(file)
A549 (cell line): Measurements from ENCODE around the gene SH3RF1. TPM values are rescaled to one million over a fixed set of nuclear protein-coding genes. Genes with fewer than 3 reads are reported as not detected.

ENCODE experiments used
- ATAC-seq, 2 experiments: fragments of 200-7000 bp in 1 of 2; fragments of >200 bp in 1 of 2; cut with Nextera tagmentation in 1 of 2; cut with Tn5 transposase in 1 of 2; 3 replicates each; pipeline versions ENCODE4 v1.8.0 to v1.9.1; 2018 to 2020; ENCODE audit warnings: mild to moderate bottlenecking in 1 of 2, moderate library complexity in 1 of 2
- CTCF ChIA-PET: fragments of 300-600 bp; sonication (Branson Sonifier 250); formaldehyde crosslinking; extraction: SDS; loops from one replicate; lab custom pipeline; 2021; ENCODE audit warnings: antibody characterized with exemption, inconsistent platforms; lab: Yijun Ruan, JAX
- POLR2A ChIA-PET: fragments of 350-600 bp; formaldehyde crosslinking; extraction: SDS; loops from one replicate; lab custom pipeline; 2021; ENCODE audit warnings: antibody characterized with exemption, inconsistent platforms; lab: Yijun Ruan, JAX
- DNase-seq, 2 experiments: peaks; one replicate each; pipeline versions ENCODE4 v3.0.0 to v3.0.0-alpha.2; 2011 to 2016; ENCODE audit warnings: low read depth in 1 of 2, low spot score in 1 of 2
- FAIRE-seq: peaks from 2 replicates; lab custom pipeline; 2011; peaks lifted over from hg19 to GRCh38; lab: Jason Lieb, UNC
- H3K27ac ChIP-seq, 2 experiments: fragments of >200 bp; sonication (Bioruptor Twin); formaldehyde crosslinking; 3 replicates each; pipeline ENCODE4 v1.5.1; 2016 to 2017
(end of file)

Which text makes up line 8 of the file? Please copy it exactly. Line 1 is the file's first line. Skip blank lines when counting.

- H3K27ac ChIP-seq, 2 experiments: fragments of >200 bp; sonication (Bioruptor Twin); formaldehyde crosslinking; 3 replicates each; pipeline ENCODE4 v1.5.1; 2016 to 2017